21. December 2022
So much is hereditary: hair color, eye color, shape of the face, blood type – and the latest research even claims trauma! Can it really be that war, violence, accidents and natural disasters of our ancestors still have such an impact on our own mental health?
Stress can show itself in many ways: Mild stress when we rush to an appointment at the last minute. Chronic stress when we have to fulfill too many tasks at work every day or are overwhelmed with a household that needs to be done, children that need to be taken care of at the same time and relatives that need to be cared for. The latter increases the risk for mental illness like depression or anxiety disorders enormously. But all this does not create a trauma. A real trauma describes an experience that is difficult to cope with and is associated with fear and helplessness, such as an accident, war or rape. It is characterized by stressful memories, feelings of guilt or circles of thought and exceeds the individual’s ability to process it.
After a traumatic experience, which cannot be overcome over a longer period of time, a so-called post-traumatic stress disorder often develops. This is characterized by the following features:
Overall, affected individuals are often no longer able to cope with their daily lives. In addition, it is often not easy to make the right diagnosis at the beginning, as the symptoms are very similar to other clinical pictures such as depression or panic disorders.
Fortunately, not every trauma develops into post-traumatic stress disorder. However, there is currently a great deal of scientific debate about whether trauma can also lead to so-called epigenetic changes in the genetic material, which means that chemical changes occur in the structure or state of the DNA. That such a change in genes is possible as a result of traumatizing experiences has already been shown by many researches in this field. For example, it has been proven that children of people who experienced the atrocities of the Khmer Rouge or the Vietnam War have an increased rate of depression as well as suicide. A very recent and well-known publication on the influence of trauma on genes comes from a research team led by Professor Rachel Yehuda in New York. Here, Jewish individuals who were trapped in a concentration camp, tortured or forced into hiding during World War II were studied. The team found that the gene FKBP5, which is responsible for the stress hormone system and is associated with depression, showed changes in contrast to individuals from Jewish families who were outside of Europe during the war.For information: The term epigenetics describes the influences of lifestyle and environment on genes. These can be inherited in part from one generation to the next.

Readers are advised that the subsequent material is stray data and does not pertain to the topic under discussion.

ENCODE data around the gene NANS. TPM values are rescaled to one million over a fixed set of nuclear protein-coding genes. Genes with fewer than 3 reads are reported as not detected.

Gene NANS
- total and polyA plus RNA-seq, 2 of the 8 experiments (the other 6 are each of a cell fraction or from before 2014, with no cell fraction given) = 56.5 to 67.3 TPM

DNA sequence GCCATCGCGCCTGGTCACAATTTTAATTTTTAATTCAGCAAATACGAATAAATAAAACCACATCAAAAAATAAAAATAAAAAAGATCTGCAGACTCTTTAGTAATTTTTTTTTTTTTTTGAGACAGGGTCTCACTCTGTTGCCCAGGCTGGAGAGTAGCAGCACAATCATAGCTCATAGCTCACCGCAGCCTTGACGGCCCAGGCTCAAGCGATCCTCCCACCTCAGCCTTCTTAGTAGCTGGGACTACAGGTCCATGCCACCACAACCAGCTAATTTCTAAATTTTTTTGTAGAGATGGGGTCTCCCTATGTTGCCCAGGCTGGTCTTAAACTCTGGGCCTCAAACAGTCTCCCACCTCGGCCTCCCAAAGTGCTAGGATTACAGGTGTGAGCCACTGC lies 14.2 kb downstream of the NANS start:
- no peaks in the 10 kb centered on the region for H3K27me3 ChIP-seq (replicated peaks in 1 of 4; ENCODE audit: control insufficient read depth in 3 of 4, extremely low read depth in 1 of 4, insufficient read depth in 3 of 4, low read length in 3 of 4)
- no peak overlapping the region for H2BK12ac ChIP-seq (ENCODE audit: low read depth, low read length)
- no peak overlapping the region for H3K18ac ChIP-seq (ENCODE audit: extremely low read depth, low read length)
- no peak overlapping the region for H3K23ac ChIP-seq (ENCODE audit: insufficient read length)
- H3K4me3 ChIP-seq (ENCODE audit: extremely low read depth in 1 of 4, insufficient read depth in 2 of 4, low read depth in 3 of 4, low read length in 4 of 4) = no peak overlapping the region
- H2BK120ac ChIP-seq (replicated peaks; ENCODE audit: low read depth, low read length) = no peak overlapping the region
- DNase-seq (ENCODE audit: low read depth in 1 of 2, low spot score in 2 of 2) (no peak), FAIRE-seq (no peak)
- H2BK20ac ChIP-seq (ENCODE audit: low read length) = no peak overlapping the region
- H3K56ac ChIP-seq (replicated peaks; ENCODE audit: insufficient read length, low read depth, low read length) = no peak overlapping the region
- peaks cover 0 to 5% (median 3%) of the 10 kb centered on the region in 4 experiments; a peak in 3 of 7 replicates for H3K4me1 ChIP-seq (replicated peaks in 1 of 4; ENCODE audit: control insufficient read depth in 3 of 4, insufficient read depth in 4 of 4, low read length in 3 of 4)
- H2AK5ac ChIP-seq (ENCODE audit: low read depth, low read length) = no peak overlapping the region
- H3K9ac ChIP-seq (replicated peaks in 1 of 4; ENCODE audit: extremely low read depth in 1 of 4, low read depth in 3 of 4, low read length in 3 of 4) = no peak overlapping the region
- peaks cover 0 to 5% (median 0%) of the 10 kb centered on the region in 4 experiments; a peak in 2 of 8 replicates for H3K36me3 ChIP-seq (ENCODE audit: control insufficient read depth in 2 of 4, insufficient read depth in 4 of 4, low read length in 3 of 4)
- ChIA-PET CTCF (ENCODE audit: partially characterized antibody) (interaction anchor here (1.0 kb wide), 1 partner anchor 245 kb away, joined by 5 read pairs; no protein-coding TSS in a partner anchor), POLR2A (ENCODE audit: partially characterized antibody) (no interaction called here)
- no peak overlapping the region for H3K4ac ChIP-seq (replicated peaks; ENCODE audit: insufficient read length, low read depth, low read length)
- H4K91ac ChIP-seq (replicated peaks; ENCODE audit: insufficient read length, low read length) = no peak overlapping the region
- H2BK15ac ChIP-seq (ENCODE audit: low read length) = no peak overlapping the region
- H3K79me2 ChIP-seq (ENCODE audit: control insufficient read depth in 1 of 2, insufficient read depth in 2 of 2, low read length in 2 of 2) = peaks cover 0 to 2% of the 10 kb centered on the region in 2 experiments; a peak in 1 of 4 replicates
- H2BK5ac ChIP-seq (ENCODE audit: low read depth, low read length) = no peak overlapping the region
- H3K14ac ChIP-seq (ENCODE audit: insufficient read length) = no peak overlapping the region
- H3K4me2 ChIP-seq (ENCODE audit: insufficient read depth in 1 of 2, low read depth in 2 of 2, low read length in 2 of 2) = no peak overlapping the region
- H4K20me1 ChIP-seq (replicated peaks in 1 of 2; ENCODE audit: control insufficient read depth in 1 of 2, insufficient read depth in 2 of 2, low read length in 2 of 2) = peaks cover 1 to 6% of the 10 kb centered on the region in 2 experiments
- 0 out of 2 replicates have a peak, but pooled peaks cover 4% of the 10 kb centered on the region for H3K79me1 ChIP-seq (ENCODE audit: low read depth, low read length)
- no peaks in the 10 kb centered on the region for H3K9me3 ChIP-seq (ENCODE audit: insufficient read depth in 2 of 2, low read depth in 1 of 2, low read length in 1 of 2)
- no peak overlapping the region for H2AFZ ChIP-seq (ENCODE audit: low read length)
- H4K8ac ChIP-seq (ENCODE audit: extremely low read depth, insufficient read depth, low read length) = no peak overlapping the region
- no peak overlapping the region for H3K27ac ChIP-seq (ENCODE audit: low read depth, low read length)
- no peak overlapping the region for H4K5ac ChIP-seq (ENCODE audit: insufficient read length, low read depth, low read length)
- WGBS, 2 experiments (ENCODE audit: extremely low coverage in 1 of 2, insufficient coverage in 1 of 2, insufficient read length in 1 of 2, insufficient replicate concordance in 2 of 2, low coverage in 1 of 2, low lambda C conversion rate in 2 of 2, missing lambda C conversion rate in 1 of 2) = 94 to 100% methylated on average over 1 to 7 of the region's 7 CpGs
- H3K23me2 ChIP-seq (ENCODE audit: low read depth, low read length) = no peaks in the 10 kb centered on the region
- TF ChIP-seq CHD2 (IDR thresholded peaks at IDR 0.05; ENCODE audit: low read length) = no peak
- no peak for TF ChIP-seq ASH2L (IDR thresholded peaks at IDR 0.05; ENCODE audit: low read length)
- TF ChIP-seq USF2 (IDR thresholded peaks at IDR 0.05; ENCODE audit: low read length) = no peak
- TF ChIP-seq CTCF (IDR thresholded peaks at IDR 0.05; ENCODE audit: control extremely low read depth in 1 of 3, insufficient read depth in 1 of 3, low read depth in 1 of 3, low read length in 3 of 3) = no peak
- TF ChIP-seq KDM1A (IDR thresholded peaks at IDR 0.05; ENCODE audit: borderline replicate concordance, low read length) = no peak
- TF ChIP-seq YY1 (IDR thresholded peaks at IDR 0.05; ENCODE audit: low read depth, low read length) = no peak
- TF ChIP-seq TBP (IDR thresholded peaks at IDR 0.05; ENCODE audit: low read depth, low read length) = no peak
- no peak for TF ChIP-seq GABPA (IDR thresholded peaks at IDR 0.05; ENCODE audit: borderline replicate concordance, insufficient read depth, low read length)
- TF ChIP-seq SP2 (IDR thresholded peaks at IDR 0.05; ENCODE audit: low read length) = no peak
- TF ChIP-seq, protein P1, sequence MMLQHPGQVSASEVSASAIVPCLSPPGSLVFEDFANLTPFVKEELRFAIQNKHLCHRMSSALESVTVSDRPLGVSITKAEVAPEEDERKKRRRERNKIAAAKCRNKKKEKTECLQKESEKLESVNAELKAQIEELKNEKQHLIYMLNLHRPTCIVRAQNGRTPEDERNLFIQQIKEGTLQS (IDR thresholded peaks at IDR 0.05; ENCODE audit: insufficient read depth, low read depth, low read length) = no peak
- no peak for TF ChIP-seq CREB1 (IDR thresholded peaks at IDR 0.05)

Epigenetic changes were found both in the children of people who were victims of the Khmer Rouge during the Vietnam War and in the children of traumatized Holocaust survivors. Specifically, for the offspring of the trauma study participants, this meant a change in the stress gene and higher anxiety and susceptibility to stress-related diseases such as depression, anxiety disorders, and cardiovascular disease. However, some scientists criticize such findings because of the small numbers of participants and the fact that some diseases, such as bipolar disorder, occur in families over generations without having found a responsible gene yet. They emphasize that the range of factors that play an important role in the inheritance of trauma must be much wider. This is because, in addition to purely genetic inheritance, the way the traumatized generation interacts with its offspring is very important. Facial expressions, gestures, behavior, all of these can also unconsciously control the experience of the offspring and ensure that they develop symptoms as if they themselves had experienced the suffering of their parents or grandparents. Consequently, human relationships also have an influence on the epigenome: how much attention, love and security is received is decisive for gene activity.
It becomes clear: Trauma seems to be able to persist in many ways through several generations. It is always good to take a look at the family history in case of unexplained mental and physical suffering, which cannot be traced back to one’s own experience. Does anyone else have these complaints? Is it perhaps just not talked about? And how can it be dealt with now? For many people, even a diagnosis and awareness of the origins of their own difficulties can be very relieving. Inherited wounds can also be treated with analogous methods to self-experienced trauma:
In fact, this question is not yet clear to answer. Maybe the epigenetic traits change again during recovery, maybe they are simply inhibited and when experiencing a new trauma the risk to get sick again is much higher. It is therefore worthwhile to venture a small glimpse into an animal study: scientists have found that in traumatized mice that lived an emphasized low-stress life after their traumatizing experience and were exposed to a varied environment in social groups, the symptomatology regressed and was also not passed on to the next generation. So there is hope that in the coming years, research will make many more discoveries about the epigenetics of trauma and the breadth of both psychotherapeutic and pharmacological treatment options will increase.